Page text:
The “Exhibition of Award-winning Works” of the 20th Japan Media Arts Festival was held from Saturday, 16th September to Thursday 28th September 2017. For this 20th exhibition more than 150 artworks selected from 4,034 entries from 88 countries and regions around the world, were exhibited.
Photo Courtesy of 20th Japan Media Arts Festival
The exhibition took place at the Tokyo Opera City in Shinjuku, as well as other live performance and exhibition spaces such as TOHO Cinemas Shinjuku, Lumine Shinjuku, Sanagi Shinjuku, and NEWoMan Shinjuku. It included four categories, Art, Entertainment, Animation and Manga, gathering together many different kinds of artists and creators from around the world, and allowing exhibition visitors to experience media artworks that “reflect now.” Of particular interest were the artworks which won awards in this exhibition.
“Interface I”, Ralf Baecker, © 2016 Ralf Baecker Photo: Bresadola+Freese, Drama Berlin
In the Art category, the grand prize was won by Ralf Baecker’s “Interface I.” This is a kinetic installation that visualizes the interaction of two different systems using 192 motors. Vertically hung strings are each pulled from both sides by a pair of motors like a tug of war, and at the same time these strings are interconnected horizontally by a web of red rubber bands. Geiger-Muller tubes in this work capture naturally occurring radiation, and noise-like random signals are passed on to the motors causing them to move spasmodically. It is an artwork that seems like it is a replica of a blood capillary, or a weaving machine. The intricate shape of the web of red string, which changes shape again and again within a black space, is an artwork which has a bizarre beauty of its own, and that seems to have its own active will like a living creature.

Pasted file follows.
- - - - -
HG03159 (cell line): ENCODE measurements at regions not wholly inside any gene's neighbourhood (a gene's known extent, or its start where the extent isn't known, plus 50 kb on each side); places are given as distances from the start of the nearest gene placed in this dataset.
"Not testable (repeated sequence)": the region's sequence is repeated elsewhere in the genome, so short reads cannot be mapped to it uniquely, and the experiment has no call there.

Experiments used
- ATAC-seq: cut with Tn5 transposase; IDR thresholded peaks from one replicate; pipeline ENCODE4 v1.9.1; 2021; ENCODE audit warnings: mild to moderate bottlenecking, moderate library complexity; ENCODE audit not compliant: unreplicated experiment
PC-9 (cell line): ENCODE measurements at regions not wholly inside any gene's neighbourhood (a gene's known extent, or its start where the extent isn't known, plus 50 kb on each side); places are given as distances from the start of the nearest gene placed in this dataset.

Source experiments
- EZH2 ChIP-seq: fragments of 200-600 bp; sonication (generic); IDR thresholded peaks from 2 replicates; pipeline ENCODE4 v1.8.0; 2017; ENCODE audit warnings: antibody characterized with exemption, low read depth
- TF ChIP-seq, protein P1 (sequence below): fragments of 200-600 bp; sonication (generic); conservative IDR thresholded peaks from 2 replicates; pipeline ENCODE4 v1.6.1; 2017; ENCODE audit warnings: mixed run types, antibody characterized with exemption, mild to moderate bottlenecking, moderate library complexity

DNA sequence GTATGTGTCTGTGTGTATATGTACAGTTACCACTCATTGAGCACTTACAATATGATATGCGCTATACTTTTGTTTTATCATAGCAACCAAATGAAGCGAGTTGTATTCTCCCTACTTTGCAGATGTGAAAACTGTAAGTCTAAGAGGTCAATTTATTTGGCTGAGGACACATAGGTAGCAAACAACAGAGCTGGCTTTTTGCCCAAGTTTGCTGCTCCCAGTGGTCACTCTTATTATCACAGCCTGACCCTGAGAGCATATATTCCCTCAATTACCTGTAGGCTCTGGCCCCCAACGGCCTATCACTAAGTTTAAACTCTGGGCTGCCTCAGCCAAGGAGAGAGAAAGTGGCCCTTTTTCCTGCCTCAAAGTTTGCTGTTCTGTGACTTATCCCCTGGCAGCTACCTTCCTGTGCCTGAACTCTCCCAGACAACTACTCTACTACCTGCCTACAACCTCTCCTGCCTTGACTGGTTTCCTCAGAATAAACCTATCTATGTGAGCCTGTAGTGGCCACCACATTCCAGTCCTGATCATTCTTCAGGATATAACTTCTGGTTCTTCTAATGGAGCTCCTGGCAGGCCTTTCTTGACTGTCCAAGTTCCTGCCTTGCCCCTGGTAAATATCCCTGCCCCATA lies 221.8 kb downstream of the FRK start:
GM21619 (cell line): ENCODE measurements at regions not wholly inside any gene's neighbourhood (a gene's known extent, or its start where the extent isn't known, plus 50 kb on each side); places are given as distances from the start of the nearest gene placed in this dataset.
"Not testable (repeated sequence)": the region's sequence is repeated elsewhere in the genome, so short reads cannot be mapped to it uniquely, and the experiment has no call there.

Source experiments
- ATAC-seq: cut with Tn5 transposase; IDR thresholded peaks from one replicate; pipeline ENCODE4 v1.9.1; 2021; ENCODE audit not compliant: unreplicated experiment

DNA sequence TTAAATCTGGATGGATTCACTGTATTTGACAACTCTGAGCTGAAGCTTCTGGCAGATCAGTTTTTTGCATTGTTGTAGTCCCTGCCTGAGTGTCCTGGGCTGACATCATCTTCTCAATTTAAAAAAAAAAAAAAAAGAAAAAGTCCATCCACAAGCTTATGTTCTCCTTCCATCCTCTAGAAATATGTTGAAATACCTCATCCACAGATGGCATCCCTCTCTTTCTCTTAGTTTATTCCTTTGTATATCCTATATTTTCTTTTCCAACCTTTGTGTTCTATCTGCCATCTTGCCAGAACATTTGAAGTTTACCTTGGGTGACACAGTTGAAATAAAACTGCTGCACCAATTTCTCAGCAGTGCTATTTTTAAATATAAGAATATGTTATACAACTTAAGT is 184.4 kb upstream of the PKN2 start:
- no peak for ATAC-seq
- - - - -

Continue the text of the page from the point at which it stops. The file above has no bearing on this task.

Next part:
“Jller”, Benjamin Maus / Prokop Bartonicek
Also in the Art category, the Excellence Award went to an installation called “Jller” by German Benjamin Maus, and Czech Prokop Bartonicek. It is a collection of about 7,000 pebbles from the German river Jller that, via a robotic arm with an industrial vacuum gripper that uses image recognition technology, has sorted the pebbles according to their geologic age. After that they have been further sorted by age and type. The robotic arm, which doggedly classifies the pebbles while making an inorganic mechanical sound, makes this artwork look quite serene, and really quite beautiful and lovely.
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